This is a very important prayer and it should be said at the end of each decade of the rosary, or it could be said apart from the rosary in an effort to get hardened sinners to repent and seek the mercy of God.

Q. At a priestly Ordination recently, someone mentioned a poem about the “Beautiful Hands of a Priest.” Do you have the words for this poem? — F.A., via e-mail.
A. The poem originated in Ireland many decades ago and has been passed down in poetry and song. Here are the words:

The Beautiful Hands Of A Priest

We need them in life’s early morning, / We need them again at its close;
We feel their warm clasp of true friendship, / We seek them while tasting life’s woes.
When we come to this world we are sinful, / The greatest as well as the least.
And the hands that make us pure as angels / Are the beautiful hands of a priest.

At the altar each day we behold them, / And the hands of a king on his throne
Are not equal to them in their greatness. / Their dignity stands alone.
For there in the stillness of morning / Ere the sun has emerged from the east,
There God rests between the pure fingers / Of the beautiful hands of a priest.

When we are tempted and wander / To pathways of shame and sin,
‘Tis the hand of a priest that will absolve us / Not once but again and again.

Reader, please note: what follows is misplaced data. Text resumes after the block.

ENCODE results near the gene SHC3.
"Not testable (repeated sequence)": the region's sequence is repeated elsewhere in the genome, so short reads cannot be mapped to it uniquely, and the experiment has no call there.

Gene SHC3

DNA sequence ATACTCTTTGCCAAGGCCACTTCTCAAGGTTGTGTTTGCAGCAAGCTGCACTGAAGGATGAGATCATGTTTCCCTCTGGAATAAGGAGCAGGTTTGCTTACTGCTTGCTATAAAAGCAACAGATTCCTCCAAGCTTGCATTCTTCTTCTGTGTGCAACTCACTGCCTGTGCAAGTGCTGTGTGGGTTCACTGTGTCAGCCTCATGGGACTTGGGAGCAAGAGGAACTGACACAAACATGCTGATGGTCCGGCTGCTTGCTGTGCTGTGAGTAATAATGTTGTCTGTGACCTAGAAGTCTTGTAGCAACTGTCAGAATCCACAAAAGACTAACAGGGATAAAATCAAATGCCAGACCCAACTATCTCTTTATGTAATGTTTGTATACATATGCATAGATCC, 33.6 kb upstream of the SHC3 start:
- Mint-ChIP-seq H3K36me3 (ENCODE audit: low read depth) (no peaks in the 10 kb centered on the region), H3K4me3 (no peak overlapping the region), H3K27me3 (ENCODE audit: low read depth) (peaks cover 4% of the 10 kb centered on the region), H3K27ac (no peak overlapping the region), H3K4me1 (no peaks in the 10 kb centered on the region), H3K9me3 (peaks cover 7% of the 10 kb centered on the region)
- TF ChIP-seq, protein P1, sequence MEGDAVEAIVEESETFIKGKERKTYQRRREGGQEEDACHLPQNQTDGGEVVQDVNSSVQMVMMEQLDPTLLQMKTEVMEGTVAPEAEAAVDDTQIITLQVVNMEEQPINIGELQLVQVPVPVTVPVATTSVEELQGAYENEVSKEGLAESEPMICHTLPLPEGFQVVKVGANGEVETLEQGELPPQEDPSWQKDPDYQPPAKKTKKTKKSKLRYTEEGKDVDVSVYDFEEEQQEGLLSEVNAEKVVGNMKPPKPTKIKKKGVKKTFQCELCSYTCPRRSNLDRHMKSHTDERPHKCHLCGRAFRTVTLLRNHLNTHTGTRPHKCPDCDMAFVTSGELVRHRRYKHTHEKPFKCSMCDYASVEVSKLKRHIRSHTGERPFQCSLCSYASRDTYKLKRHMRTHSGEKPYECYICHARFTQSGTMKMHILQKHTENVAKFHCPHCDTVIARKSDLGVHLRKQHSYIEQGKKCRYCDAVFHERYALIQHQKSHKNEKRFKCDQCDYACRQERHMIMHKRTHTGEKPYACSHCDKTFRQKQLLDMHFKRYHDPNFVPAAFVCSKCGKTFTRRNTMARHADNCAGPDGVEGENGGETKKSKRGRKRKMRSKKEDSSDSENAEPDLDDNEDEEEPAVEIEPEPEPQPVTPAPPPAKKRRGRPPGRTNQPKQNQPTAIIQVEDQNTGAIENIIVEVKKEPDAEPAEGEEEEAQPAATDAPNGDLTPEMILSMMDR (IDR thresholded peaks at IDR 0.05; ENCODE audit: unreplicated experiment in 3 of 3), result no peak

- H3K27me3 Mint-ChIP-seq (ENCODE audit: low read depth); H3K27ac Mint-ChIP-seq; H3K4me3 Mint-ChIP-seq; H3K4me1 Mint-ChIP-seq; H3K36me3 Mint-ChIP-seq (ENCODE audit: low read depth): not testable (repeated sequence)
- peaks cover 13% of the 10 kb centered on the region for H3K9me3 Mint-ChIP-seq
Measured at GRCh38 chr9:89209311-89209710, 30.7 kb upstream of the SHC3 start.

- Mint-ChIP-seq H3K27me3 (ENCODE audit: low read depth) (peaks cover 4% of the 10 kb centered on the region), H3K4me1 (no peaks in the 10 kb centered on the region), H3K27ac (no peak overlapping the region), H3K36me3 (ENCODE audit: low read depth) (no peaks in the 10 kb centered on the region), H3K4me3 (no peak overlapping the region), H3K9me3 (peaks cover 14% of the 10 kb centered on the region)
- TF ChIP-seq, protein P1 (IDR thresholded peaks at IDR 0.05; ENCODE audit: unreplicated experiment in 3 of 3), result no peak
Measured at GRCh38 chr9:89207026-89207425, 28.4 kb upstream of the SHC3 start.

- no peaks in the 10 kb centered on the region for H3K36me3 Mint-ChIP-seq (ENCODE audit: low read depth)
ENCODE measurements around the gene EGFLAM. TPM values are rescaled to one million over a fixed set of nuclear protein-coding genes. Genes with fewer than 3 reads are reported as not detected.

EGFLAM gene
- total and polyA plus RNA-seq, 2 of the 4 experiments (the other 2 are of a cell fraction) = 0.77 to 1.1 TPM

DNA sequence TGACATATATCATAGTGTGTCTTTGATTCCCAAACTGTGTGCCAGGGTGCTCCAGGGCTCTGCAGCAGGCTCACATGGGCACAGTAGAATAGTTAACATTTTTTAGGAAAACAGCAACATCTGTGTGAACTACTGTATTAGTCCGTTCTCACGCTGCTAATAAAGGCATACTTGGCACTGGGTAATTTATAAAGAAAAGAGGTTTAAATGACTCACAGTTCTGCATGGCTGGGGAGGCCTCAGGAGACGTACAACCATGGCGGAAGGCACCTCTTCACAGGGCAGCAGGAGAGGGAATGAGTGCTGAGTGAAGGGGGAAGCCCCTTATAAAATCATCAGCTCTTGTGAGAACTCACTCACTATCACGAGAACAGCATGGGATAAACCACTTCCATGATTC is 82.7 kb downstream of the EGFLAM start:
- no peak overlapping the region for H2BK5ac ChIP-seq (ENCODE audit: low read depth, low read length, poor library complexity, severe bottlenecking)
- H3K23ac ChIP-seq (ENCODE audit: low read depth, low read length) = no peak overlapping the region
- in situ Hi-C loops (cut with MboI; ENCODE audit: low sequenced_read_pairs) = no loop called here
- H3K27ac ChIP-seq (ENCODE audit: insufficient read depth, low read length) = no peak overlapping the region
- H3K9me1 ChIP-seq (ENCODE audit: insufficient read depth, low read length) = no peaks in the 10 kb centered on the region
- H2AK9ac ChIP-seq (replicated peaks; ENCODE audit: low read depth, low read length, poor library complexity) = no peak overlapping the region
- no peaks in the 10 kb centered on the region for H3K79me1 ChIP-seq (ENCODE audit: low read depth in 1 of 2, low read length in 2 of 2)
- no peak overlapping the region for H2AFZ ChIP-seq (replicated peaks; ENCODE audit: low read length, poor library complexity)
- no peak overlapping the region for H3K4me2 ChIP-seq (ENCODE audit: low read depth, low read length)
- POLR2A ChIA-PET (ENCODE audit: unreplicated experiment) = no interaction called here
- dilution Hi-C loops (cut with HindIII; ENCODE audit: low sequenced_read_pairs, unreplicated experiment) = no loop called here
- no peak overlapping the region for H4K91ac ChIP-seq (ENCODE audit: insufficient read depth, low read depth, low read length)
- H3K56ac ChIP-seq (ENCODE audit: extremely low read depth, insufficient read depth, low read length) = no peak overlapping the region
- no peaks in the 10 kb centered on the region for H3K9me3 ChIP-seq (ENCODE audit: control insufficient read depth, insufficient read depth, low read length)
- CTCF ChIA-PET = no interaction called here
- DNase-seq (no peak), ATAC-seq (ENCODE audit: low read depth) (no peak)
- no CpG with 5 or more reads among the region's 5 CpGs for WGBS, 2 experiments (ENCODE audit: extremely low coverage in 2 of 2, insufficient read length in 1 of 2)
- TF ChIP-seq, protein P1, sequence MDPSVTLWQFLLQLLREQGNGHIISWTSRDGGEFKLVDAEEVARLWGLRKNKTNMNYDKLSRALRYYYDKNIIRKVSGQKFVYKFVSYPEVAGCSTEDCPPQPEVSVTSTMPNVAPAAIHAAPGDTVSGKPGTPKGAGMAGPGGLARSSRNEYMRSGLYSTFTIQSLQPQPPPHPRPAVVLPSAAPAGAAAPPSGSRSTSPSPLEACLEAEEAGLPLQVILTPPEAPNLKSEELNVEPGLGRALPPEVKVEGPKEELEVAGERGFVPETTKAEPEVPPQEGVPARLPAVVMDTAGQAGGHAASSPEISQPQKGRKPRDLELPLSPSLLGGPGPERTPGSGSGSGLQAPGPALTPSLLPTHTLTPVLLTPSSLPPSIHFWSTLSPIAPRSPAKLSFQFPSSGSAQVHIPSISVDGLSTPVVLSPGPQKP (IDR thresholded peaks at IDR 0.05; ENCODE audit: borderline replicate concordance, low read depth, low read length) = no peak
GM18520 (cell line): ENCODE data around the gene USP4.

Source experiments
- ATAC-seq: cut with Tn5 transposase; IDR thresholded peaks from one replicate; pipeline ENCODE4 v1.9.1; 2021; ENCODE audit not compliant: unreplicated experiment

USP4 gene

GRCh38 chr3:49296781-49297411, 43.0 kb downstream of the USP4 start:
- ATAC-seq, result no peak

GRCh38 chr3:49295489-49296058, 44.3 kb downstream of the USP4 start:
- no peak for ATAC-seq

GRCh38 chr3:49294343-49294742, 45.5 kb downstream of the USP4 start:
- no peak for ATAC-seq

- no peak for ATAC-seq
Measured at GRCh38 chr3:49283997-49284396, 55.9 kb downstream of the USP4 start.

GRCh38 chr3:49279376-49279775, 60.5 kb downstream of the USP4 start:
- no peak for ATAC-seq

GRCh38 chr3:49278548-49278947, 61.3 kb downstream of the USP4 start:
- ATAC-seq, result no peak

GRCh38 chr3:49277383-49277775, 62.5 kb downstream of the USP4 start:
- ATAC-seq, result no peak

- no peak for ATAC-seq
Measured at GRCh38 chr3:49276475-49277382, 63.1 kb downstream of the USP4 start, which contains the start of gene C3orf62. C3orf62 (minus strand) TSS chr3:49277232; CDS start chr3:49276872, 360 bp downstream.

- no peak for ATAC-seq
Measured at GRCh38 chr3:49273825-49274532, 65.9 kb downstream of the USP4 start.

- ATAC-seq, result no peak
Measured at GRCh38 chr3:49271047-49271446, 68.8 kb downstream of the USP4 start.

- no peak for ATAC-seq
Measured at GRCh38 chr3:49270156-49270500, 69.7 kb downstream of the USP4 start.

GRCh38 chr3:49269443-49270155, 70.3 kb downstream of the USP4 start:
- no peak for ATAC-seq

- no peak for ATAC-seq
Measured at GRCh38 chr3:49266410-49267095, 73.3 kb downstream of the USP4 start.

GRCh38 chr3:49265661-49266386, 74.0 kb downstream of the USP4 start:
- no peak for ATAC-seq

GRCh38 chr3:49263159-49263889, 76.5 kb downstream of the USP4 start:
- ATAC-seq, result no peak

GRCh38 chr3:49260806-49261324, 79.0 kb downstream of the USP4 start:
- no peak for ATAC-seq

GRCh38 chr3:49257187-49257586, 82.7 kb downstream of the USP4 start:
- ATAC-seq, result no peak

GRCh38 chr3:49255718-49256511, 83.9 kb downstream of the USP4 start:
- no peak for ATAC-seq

And when we are taking life’s partner, / Other hands may prepare us a feast,
But the hands that will bless and unite us, / Are the beautiful hands of a priest.

God bless them and keep them all holy / For the Host which their fingers caress.
What can a poor sinner do better, / But to praise Thee who chose thee to bless.
When the death dews on our eyes are falling, / May our courage and strength be increased
To see, raised above us in blessing, / The beautiful hands of a priest.

Q. My wife and I are asking if we are in sin from viewing movies involving nudity and adult language. When we grew up, there was a Legion of Decency that advised of movies that were acceptable. As we all know, times are changing in the movie theater, and the rating system seems more complicated. When we bring this up in Confession, we receive the advice that if we are mature enough and it doesn’t lead into further sin, it is a venial sin. Is this good moral advice or not? — A.B., via e-mail.